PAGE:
By BP Valenzuela
Now that I write songs for a living, I think maybe all songs are love songs. All songs start with a catalyst—something that drives you to put a pen to paper, your hands on the keys, something that strums you and tickles you upright into making a feeling tangible. Even an angry song is a love song, others may disagree, but I feel like indifference is the true opposite of love, and if you cared enough to write about something, the fact that you harnessed that energy at all says more than what you wrote.
Sometimes I go on an aimless journey just to figure things out as they play out in my head—a drive, a walk, a bike ride to nowhere in particular, just to feel some wind on my skin, to feel that catalyst—but it’s something you can’t force. It’s not like work where I can sit down and will myself to write with an objective. Sometimes finding the objective is the hardest part, and the motivation itself is a reward.
I think about all the people I’ve ever loved every so often and what drove me to really call that love. Love can just be a shot of endorphins that sharpen your focus—the more jaded will tell you it’s a biological and evolutionary hoax necessary in order to survive as a species, and yet, as someone who never really envisioned myself as the type to marry, settle down, or even be happy considering any of those things, I guess I think of most love stories are journeys akin to those long drives and walks. It’s nice to believe in love. I still believe in love, even though I find it hard to see in Hollywood glamour, or pretty bridal dresses, or roses, because the closest I’ve been to “love”—something pure, blind, and raw—is an aimless conversation with a stranger that became a series of more.
Most of the time, I write to understand, not to profess, or explain. It becomes secondary. I want to understand the dumb rush and swell of jumping off a cliff for fun, which is what love is like to me. Sometimes my head feels like a cage, and most of the things I want to scream into a lover’s face are filtered through five doors—anxiety, fear, helplessness, self-preservation, cynicism—so much that it just becomes air.
But when I write, I write uninhibited for days. I write to know why I feel this way so I won’t come up empty when I explain why I walked a whole day just thinking about the way she laughed, even though I could never say it to her face.
The words go hand in hand with the music, and to me the music is more natural. As a child I would watch these beautifully scored movies with a kiss sounding like violins and cellos in a crescendo—but I realize now that what love sounds like is different to everyone else, everyone has their own inner mix tape. My mother’s is filled with Sting, my sister’s is filled with classical music, my best friends are in love with soul music, complex chords, and smooth beats; my dad will blast Journey, probably; and I just hear everything. Just to even ask that of a person sometimes, what do you hear in your head? It’s hard not to fall in love with that.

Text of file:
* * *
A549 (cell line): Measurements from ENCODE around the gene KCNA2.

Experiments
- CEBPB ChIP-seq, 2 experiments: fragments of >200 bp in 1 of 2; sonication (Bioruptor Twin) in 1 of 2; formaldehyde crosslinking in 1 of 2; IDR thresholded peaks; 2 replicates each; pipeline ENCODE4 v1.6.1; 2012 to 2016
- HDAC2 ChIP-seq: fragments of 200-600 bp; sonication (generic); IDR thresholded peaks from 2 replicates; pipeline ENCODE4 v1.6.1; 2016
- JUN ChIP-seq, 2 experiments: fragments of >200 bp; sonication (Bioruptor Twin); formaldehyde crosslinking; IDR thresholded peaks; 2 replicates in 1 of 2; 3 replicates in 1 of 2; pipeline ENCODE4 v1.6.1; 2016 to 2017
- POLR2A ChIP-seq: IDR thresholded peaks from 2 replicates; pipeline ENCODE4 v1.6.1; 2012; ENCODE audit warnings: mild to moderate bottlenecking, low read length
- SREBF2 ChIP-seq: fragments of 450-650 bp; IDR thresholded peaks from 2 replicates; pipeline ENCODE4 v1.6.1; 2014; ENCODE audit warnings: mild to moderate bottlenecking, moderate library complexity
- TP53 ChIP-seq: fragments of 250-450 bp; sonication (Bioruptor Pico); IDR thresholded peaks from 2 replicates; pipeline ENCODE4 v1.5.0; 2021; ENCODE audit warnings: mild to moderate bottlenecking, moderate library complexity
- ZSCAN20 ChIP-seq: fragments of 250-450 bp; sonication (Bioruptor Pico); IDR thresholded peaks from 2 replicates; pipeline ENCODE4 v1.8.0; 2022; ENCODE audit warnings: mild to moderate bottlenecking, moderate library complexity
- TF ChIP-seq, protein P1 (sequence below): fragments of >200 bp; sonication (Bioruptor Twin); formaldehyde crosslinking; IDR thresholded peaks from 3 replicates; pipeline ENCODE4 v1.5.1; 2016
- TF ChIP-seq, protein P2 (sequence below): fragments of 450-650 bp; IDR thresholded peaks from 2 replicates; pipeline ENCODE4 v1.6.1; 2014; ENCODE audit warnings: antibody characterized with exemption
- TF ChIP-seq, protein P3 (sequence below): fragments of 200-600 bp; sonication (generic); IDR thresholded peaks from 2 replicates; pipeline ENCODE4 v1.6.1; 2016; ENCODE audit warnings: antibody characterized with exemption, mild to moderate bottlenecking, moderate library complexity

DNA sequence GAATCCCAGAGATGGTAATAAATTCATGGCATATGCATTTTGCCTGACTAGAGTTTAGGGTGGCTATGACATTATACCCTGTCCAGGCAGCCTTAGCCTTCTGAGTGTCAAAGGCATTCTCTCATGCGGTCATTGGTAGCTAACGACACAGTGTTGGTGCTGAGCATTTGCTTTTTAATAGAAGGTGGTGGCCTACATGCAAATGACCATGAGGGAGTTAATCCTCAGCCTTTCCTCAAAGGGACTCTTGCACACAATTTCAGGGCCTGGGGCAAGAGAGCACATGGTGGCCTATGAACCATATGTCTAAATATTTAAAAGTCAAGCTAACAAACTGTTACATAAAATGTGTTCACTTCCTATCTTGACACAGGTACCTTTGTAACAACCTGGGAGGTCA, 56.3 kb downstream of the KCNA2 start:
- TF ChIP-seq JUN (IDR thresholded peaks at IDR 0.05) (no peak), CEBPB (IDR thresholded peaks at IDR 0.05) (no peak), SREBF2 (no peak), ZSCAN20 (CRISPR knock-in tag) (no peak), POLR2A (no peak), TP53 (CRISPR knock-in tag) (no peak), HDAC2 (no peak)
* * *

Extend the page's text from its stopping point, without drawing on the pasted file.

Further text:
When I’m in front of a crowd, I try to look at everyone in the eye, and I wonder, what plays in your head when you look at someone you love? Is there a chance it could be this? If so, we are sharing more than space, and air, and my genuine sincere love for this feeling is something I could never put into words or music.
I have also played at an almost empty bar, to the people on the stools trying to forget why they were there, and whether the music makes them remember or forget. I understand that this, too, is where the music is necessary.
The world operates on love, and love songs are constant reminders, if not achingly and frustratingly pushed down our throats, do we look for someone who reminds us of a song? Or do we look for songs that remind us of people? I haven’t figured it out. Some people plan what they would want to dance to at their wedding. They have it on loop in the shower. If I were to ever consider being with someone a whole life long, I would spend that time figuring out what plays in their head when they see me, staring back in awe. Excessively anthemic rock music? Piano ballads? Arpeggiated acoustic guitar? Or something else entirely?
I pour my sentiment into machines and cross my fingers. It regurgitates itself into life, a song, newly born—and makes its way through earphones and speakers and messages and discs and clicks into someone’s ears. It’s not mine anymore, but everyone else’s.
BP Valenzuela is a songwriter and producer who rarely has her earphones off. She has released an EP, be/ep, and a full length album, The Neon Hour, and writes music for a living, and words on the side. She hopes to not be deaf by 40, because that would be the most tragic thing that could ever happen. And yet, she continues to blast loud music and live beside the noisiest street in Metro Manila and listen to playlists made for sleeping. She is writing her sophomore album due for release mid-2017.